The latest flurry of announcements around music and NFTs includes the launch of Venice Music Collective and Mint For Ukraine.
2021 is shaping up as a highly interesting year for streaming service (turned distributor) SoundCloud. First hints that it could be mulling user-centric payouts in some form, and now news that […]
Scooter Braun, Troy Carter, Patreon CEO Jack Conte, actor Jared Leto and artist Kygo’s Palm Crew Investments are among the investors in the latest ticketed livestreams startup, Moment House, which announced its $1.5m seed funding round today.
The round was led by Forerunner Ventures, with Sequoia Capital partner Jess Lee also among the angel investors, as the startup also announced the first set of artists who’ll be using its platform.
Kygo is one of them alongside Yungblud – who’s using Moment House for his ‘digital world tour’ – Blackbear, Kaytranada, Denzel Curry and Ruel.
Ahead of the announcement, Music Ally talked to CEO and co-founder Arjun Mehta about his plans for livestreaming experiences that fans will be happy to pay for.
A graduate of the USC Jimmy Iovine & Dr. Dre Academy, Mehta counts on the strong support of his “mentor” Iovine, alongside the angel investors who are being announced today.
In one sense, Moment House is not wildly different to the other livestreaming platforms jostling for attention during the Covid-19 pandemic: Maestro, Veeps, StageIt, Release Party, Bulldog DM and the rest.
In this case, artists announce shows (or “moments”) and sell tickets to those shows, along with up-sells to merchandise and VIP experiences. Mehta is hoping that the quality of the fan experience will help Moment House to stand out from the crowd.
Today we’re announcing the first confirmed speakers and outline agenda for our Sandbox Summit Global conference, which takes place online in September. The event will include Platoon’s Denzyl Feigelson in […]
Troy Carter was the closing keynote at Music Ally and Music Biz’s NY:LON Connect conference in New York on Friday. The former Atom Factory boss (where he managed Lady Gaga during her rise to fame) and Spotify exec is now running Q&A, a company blending artist development, distribution and technology.
I interviewed Troy on-stage at the event, and it’s fair to say the session sparked a lot of discussion among attendees. Topics included Q&A’s structure (it’s a holding company for three individual companies: a management firm; label service and distribution; and a previously-unannounced software company); the discipline of developing artists in the streaming era; and partnerships with major labels.
It was the topic of the majors that sparked most debate later though. Carter suggested that major labels have missed a trick by not following the Disney+ template of pulling their content off existing streaming services in order to build their own platforms; suggested that the music industry may follow basketball league the NBA in becoming an artist-driven world of short contracts and label-hopping; and predicted that private-equity firms might be willing to buy out the rights of stars like Drake for hundreds of millions of dollars.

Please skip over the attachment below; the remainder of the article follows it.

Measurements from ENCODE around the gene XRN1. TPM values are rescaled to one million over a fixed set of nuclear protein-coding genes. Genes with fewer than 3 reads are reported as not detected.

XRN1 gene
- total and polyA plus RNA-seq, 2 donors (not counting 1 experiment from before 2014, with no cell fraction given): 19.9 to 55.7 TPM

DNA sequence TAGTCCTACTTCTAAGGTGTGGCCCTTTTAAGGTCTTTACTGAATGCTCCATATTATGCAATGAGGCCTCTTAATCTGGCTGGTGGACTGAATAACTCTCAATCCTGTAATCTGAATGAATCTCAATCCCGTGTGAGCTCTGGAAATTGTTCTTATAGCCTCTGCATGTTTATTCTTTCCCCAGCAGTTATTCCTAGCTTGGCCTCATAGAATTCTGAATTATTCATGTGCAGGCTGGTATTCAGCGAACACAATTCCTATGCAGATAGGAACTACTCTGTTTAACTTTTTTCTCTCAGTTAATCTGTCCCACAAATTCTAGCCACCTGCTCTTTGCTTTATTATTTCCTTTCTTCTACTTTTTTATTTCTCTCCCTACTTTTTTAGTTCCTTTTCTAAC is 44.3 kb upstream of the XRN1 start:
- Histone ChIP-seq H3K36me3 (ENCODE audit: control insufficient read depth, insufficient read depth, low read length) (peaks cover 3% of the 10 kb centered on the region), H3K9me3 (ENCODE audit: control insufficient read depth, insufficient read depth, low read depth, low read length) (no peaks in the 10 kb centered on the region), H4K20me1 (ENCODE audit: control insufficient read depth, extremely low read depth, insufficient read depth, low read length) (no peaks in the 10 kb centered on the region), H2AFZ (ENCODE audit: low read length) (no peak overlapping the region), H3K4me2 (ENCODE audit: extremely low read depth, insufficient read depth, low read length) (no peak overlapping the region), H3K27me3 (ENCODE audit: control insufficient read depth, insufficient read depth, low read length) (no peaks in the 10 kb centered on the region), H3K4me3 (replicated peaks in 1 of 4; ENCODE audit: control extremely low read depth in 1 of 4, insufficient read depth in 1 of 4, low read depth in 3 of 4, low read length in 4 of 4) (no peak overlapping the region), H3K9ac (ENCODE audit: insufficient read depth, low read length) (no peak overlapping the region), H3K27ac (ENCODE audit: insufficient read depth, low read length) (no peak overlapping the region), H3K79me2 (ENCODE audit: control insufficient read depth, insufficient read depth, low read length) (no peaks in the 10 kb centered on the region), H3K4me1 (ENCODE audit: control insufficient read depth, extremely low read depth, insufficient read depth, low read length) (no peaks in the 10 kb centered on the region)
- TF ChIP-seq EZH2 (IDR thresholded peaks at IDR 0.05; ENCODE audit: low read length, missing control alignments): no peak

Oh, and he pointed to surveillance-technology company Palantir as inspiration for the predictive-analytics strategies around music marketing, too. The full transcript of the keynote is below, to ensure you get the full context around these and other thoughts.
The final keynote for NY:LON Connect, the conference that Music Ally co-runs with the Music Business Association (Music Biz), has been announced. Troy Carter, founder and CEO of Q&A, will […]
We’ve written several times this year about Troy Carter’s new firm Q&A, a hybrid company offering a blend of management, artist services and distribution to its roster of artists. Now […]
Reports that Troy Carter’s artist-services firm Q&A has a partnership with Warner Music Group isn’t, as such, ‘new’ news. Carter talked openly about it in his keynote at last month’s […]
He’s been Lady Gaga’s manager and Spotify’s global head of creator services, but Troy Carter is now co-founder and CEO of Q&A, a new music company focusing on distribution, management and label services for artists.
Today, he was also a keynoter at the Midem industry conference, interviewed on-stage by journalist Cherie Hu. The conversation saw Carter explaining why he’s launching a company in the distribution space, at a time of intensifying competition and consolidation there.
“The distribution space is definitely interesting. Actually, prior to me going in to Spotify I had been looking at it, and seeing where the white space was: and seeing there were a ton of gaps. A lot of the distribution companies were like black holes where artists put their music into these pipes, and don’t know what comes out the other end,” he said.
From being Lady Gaga’s manager and an investor in startups to Spotify’s boss of creator services, Troy Carter has been a prominent figure in the music industry’s digital evolution in […]
Former Spotify executive Troy Carter has been talking about why the streaming service ran in to problems with its ‘hateful conduct’ policy earlier this year. The policy saw R. Kelly […]
Spotify’s global head of creator services Troy Carter is leaving the company in September, although he will be taking up an advisory role for the music-streaming service after he departs.
Music Ally understands that Spotify’s global head of shows and editorial, Nick Holmstén, will be assuming Carter’s duties in addition to his existing job, reporting in to Spotify’s new chief content officer Dawn Ostroff.
Carter’s imminent departure was rumoured in May this year, at the height of the controversy around Spotify’s new policy on ‘hateful conduct’, which saw R Kelly and the late XXXTentacion de-playlisted on the service, before a u-turn sparked by internal and external dissent. At the time, Spotify denied that Carter had quit over the issue.